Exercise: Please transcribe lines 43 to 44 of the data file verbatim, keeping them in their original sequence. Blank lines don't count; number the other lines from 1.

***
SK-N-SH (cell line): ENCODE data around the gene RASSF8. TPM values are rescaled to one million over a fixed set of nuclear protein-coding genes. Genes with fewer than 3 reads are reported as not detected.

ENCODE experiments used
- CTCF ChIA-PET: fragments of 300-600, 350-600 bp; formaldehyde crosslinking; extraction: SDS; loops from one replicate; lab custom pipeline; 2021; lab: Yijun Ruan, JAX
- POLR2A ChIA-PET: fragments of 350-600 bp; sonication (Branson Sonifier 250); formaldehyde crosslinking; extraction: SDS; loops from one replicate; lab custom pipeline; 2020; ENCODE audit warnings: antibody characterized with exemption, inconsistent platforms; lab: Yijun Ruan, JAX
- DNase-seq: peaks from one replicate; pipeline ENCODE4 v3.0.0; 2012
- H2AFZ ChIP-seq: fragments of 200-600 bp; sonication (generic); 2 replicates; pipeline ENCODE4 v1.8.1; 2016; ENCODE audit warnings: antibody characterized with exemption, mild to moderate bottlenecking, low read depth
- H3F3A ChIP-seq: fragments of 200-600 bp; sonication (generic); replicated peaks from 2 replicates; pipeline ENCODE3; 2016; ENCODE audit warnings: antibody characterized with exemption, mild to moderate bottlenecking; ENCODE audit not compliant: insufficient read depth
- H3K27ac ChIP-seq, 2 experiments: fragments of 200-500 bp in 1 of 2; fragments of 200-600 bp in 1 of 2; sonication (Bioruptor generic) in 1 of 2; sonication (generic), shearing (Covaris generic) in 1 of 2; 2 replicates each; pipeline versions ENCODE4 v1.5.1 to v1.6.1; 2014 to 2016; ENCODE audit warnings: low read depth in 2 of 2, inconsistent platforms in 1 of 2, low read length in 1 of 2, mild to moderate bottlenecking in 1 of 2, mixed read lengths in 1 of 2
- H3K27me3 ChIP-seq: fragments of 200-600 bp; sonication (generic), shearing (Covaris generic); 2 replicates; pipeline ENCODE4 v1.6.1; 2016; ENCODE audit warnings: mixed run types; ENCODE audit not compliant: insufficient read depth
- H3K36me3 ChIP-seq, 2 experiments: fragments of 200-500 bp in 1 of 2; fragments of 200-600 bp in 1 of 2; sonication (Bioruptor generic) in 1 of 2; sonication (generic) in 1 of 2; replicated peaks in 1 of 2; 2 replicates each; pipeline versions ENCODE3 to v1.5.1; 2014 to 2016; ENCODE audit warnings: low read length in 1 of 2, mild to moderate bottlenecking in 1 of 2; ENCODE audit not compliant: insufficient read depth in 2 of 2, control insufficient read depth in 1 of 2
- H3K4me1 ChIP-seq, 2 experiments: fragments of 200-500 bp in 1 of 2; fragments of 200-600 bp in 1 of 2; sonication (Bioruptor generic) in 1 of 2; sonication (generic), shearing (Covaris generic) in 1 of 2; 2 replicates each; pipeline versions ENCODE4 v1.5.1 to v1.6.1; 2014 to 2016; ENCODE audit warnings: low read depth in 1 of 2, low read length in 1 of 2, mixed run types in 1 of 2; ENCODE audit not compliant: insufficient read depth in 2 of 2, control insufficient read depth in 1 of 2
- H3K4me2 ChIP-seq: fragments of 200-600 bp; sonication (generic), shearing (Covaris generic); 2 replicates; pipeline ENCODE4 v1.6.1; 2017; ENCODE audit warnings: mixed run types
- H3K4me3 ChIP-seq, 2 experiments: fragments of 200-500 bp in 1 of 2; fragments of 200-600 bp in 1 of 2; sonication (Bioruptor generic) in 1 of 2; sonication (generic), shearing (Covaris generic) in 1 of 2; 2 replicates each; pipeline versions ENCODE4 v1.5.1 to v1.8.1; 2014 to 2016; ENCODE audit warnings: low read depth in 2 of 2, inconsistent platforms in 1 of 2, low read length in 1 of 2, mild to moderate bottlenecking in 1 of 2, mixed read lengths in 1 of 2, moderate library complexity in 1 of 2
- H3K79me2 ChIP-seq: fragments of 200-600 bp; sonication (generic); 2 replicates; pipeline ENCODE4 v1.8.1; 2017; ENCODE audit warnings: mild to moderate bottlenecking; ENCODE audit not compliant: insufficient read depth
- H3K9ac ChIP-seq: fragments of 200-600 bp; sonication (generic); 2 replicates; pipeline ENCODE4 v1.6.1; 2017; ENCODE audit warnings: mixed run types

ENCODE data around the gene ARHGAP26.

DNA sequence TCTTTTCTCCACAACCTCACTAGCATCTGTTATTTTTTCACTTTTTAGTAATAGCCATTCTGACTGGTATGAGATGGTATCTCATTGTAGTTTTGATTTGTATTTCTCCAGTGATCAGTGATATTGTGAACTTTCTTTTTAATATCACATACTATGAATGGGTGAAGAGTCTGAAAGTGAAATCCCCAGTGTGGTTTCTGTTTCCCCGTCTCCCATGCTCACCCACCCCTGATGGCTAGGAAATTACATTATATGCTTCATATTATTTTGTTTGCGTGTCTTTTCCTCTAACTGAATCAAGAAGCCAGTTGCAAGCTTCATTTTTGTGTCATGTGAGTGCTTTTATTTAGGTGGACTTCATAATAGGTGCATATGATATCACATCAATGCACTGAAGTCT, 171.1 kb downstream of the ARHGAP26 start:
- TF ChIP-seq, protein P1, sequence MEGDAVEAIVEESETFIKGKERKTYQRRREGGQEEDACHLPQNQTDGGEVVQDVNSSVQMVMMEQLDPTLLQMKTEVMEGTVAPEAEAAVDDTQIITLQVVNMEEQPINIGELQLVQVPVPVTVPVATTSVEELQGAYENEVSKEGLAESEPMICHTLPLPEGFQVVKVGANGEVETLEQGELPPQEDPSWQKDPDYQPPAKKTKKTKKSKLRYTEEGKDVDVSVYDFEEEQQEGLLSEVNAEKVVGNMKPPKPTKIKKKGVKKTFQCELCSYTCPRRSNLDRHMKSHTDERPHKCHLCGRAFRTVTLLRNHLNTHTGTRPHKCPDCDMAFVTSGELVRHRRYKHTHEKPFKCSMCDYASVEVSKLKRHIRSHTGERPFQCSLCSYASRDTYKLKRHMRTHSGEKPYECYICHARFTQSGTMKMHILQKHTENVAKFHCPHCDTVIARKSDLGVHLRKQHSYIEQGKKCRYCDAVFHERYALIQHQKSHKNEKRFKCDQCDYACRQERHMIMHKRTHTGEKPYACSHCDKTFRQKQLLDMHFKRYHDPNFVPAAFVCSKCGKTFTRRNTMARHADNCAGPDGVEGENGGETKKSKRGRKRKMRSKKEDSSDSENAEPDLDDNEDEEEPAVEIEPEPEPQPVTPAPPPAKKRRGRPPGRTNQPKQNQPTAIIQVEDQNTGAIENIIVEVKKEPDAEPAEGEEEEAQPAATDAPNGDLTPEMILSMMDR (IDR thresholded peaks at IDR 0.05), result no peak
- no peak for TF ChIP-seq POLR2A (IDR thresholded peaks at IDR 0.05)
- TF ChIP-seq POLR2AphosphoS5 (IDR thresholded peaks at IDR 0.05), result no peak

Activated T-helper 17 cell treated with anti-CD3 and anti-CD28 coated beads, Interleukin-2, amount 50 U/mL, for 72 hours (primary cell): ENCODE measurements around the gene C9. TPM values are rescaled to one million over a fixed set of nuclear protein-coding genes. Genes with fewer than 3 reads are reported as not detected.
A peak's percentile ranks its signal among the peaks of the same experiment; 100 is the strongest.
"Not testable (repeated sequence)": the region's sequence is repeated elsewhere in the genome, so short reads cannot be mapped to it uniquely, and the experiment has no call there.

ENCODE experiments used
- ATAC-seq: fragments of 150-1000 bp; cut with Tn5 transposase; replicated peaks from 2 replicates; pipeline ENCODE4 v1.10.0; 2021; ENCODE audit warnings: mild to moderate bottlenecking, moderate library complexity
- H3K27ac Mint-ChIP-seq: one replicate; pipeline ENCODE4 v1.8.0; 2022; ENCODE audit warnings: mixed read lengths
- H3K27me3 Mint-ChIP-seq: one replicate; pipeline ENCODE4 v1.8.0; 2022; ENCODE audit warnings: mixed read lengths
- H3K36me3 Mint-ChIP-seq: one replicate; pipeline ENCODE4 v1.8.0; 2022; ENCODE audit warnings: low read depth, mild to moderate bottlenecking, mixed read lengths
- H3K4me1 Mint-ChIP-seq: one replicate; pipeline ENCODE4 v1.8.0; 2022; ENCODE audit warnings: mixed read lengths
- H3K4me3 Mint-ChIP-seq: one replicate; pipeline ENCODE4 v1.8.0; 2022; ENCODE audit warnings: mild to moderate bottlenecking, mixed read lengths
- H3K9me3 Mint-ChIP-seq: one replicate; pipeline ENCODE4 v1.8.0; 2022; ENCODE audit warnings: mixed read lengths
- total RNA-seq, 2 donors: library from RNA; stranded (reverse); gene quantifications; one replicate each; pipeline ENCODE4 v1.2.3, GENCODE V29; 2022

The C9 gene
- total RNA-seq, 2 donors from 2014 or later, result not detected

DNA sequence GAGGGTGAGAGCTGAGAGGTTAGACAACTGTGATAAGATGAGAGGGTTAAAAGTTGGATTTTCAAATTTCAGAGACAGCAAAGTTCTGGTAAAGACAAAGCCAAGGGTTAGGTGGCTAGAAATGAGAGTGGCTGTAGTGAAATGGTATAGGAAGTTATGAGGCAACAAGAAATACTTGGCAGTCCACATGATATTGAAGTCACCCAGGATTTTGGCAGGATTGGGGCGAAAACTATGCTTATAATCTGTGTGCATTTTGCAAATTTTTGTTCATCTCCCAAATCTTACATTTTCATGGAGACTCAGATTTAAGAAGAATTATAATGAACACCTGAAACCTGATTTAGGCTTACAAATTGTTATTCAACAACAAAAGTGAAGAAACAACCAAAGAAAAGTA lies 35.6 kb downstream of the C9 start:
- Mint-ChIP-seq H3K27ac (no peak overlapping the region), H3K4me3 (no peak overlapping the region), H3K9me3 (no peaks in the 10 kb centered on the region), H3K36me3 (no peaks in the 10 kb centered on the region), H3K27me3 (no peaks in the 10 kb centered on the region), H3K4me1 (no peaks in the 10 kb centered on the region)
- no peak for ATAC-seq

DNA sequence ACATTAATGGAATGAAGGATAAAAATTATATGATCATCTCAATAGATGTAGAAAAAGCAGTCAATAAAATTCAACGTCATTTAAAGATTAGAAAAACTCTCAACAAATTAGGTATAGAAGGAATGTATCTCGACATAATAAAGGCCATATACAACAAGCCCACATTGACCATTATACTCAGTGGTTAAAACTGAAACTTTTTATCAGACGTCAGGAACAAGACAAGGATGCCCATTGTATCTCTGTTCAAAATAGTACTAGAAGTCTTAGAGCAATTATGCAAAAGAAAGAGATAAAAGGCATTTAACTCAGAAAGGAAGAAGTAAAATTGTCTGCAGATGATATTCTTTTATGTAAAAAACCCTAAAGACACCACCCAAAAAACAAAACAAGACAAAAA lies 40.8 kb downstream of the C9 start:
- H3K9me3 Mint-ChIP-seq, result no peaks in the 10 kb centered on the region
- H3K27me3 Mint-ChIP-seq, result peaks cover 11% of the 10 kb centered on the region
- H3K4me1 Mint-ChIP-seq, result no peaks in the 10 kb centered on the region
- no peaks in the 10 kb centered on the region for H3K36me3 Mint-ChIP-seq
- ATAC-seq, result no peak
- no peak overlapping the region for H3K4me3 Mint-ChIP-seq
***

- ATAC-seq, result no peak
- no peak overlapping the region for H3K4me3 Mint-ChIP-seq